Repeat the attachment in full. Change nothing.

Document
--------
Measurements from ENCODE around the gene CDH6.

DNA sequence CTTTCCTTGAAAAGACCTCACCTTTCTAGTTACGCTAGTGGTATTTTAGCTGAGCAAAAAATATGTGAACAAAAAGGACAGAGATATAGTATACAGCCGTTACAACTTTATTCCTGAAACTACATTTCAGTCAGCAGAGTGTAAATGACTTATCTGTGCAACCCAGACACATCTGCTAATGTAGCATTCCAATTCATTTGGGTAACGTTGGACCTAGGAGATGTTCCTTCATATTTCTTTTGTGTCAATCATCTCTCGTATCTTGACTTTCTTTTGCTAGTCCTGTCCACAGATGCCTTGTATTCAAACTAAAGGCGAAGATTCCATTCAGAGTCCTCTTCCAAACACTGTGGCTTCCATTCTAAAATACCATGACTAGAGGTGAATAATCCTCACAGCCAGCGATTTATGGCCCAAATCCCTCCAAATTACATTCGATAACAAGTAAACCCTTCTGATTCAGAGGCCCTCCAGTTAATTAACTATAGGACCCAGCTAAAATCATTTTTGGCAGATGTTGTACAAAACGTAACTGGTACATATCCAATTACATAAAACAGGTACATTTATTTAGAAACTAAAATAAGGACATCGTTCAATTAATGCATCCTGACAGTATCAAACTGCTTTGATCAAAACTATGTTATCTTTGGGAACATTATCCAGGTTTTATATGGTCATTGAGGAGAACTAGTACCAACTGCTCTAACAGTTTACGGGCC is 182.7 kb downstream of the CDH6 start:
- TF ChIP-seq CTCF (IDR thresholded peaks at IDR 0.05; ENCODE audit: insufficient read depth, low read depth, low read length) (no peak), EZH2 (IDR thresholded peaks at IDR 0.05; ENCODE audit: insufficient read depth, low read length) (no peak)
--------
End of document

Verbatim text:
Measurements from ENCODE around the gene CDH6.

DNA sequence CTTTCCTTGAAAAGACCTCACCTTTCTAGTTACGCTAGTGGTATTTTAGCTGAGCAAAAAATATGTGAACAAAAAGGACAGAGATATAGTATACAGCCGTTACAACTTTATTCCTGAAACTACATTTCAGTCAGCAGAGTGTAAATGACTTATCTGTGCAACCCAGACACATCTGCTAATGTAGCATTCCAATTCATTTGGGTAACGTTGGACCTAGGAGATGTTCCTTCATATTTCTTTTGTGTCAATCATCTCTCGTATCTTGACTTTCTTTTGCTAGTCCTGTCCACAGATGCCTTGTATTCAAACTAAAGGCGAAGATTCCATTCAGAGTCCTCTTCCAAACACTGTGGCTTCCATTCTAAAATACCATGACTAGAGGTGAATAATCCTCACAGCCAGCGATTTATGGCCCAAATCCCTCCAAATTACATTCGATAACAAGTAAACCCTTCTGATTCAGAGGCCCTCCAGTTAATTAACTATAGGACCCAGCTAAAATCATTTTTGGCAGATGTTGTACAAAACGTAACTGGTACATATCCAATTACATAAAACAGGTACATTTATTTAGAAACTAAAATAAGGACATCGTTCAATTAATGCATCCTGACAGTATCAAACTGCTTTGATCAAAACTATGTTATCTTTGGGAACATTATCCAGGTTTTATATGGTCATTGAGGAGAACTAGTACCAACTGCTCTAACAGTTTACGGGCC is 182.7 kb downstream of the CDH6 start:
- TF ChIP-seq CTCF (IDR thresholded peaks at IDR 0.05; ENCODE audit: insufficient read depth, low read depth, low read length) (no peak), EZH2 (IDR thresholded peaks at IDR 0.05; ENCODE audit: insufficient read depth, low read length) (no peak)